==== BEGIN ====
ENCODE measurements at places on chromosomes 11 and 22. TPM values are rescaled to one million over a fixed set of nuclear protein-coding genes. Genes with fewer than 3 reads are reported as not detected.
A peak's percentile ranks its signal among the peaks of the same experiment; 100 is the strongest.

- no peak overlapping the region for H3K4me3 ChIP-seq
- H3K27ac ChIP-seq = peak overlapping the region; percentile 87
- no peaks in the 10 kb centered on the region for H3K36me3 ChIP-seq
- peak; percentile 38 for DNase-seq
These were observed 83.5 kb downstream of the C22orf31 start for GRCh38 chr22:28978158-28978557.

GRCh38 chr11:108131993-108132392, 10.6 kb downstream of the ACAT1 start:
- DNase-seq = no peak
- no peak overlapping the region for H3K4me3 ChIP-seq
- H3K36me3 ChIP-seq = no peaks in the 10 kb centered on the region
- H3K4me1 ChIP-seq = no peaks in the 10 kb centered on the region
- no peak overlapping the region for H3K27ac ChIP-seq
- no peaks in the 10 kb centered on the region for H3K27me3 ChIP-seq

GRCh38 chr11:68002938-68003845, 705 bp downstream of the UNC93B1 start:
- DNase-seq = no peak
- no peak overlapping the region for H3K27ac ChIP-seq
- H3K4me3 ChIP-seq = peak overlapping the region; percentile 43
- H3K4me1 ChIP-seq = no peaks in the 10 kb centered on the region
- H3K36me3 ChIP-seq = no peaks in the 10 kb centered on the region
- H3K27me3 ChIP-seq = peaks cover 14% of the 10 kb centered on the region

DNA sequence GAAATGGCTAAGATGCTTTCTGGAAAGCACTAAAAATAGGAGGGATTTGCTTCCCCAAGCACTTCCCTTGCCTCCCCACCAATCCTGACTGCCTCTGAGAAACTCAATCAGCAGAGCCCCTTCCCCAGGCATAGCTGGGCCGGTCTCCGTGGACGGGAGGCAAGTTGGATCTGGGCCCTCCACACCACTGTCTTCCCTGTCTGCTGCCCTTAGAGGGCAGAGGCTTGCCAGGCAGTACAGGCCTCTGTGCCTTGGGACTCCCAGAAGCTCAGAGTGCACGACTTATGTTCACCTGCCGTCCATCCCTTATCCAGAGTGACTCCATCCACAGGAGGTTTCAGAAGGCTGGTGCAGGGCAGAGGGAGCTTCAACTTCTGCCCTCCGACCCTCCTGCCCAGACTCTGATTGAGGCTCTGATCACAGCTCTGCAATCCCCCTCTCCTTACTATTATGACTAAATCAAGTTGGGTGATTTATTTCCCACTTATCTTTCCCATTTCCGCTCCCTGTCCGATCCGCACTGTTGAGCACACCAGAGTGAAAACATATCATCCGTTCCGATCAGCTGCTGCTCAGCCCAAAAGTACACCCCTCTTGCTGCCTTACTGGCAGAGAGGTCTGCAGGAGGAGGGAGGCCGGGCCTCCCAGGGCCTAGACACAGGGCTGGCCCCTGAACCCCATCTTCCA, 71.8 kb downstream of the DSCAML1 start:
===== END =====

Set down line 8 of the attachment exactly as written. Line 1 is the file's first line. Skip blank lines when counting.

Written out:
GRCh38 chr11:108131993-108132392, 10.6 kb downstream of the ACAT1 start: